In an interesting and perhaps confusing way, while reading through the story of Joseph we come upon an anomaly. In the middle of what is seemingly a story about Joseph we have the whole situation between Judah and Tamar. The story itself is more than confusing, which stems from the fact that many Westerners have a difficulty with the idea of kinsman marriages. In the saga, Judah’s son dies, and then by obligation his brothers are required to provide an heir for the deceased brother so that his name does not perish. This also functioned as a social safety net for widows in the day who would then be cared for by their sons and the inheritance they would receive from their father’s estate. The problem in this story is that Judah refuses to enforce this obligation and then through intrigue and subterfuge Tamar has a child by Judah and then confronts him as the father after he has already pronounced judgement on her. The key statement of the entire passage is in verse 26 where he says,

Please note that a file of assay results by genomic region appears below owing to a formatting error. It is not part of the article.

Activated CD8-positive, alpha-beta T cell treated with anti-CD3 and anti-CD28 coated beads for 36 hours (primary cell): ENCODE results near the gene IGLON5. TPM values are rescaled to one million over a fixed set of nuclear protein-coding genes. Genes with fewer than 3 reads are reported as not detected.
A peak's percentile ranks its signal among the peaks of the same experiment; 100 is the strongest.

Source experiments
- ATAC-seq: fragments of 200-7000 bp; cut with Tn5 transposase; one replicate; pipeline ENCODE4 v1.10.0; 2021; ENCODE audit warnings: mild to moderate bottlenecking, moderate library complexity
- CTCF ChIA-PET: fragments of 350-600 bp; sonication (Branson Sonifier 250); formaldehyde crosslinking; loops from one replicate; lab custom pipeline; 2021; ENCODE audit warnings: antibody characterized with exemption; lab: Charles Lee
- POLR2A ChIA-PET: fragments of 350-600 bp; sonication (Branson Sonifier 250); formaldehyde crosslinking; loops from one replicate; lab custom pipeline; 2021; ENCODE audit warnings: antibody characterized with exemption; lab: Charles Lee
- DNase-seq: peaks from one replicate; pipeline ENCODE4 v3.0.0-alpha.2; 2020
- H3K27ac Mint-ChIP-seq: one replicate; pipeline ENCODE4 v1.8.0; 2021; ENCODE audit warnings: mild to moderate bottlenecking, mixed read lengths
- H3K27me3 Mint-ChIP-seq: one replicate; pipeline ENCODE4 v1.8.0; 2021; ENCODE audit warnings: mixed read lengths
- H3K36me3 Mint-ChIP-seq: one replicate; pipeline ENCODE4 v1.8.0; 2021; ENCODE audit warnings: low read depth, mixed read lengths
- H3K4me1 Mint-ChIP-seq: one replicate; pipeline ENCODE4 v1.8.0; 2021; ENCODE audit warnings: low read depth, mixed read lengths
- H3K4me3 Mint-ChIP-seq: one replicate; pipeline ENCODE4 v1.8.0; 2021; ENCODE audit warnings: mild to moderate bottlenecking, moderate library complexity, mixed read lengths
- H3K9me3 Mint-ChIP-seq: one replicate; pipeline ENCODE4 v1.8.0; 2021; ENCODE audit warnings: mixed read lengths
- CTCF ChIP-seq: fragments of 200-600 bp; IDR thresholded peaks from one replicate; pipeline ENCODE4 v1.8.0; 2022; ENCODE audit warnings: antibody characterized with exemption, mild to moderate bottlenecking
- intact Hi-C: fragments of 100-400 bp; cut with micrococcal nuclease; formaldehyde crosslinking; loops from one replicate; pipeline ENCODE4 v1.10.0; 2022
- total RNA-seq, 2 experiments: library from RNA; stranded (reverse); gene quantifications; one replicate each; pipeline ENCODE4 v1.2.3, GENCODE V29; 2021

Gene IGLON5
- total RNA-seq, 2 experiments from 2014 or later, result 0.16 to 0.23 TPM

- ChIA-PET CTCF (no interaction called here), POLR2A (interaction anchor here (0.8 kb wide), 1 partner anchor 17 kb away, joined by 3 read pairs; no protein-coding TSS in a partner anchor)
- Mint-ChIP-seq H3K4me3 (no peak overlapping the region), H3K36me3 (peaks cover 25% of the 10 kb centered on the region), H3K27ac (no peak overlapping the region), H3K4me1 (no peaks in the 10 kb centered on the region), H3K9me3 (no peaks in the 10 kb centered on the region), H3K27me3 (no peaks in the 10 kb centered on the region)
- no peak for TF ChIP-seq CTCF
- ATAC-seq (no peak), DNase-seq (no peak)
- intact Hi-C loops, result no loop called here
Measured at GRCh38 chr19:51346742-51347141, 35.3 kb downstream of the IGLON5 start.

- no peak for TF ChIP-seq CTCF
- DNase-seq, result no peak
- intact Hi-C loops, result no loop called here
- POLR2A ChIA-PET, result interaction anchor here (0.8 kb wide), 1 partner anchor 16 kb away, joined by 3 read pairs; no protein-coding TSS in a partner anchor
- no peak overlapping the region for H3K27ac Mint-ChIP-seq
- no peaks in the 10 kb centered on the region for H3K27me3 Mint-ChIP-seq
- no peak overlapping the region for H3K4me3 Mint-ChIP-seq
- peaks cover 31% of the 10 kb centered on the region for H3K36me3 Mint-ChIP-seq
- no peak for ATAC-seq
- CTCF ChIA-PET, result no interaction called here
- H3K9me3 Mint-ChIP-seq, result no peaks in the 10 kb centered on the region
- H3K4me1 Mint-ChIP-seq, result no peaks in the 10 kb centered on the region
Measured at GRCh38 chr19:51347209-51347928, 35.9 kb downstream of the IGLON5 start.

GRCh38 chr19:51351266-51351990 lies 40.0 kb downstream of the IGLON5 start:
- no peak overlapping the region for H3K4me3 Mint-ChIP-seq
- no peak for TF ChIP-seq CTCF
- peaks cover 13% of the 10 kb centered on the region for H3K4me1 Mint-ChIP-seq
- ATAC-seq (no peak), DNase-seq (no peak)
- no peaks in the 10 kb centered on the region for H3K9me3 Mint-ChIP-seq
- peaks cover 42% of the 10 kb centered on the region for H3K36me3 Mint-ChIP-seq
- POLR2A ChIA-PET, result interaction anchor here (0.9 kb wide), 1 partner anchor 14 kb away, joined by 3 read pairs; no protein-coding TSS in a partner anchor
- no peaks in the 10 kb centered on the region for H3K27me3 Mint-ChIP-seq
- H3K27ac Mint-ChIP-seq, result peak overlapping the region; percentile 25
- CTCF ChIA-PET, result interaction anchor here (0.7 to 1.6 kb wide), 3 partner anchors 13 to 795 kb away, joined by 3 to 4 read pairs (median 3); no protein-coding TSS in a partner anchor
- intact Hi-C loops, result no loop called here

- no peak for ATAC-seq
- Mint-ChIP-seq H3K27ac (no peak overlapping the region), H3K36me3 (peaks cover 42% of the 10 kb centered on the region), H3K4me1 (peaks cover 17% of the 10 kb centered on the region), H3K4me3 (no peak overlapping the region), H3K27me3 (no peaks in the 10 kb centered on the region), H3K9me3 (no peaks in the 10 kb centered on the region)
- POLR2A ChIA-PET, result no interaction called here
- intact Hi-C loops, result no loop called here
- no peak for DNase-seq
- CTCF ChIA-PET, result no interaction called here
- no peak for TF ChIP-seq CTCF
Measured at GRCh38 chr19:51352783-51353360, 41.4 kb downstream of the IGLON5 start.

“She is more righteous than I, since I did not give her to my son Shelah.” And he did not know her again. -Ge 38:26
This is important because Rueben, Jacobs oldest son and apparent heir tried unapologetically to take over the family in a hostile fashion and usurp his father in Genesis 35:22. After this, the next two eldest brothers, Simeon and Levi, both went on a murderous rampage taking things into their own hands in Genesis 34:25-31 and rather than apologizing afterward, they argued with their father about it. Then we get to Judah. Judah seems to be equally impertinent compared to his brothers, but Judah had a major difference. Judah actually recognizes his sin and seeks restoration. We see this with his admission in 38:26. He confesses and then he seeks reparations for his wrongdoing. In this situation that meant caring for Tamar for the remainder of her life, giving her son an inheritance from his own property, and not requiring anything from her in return.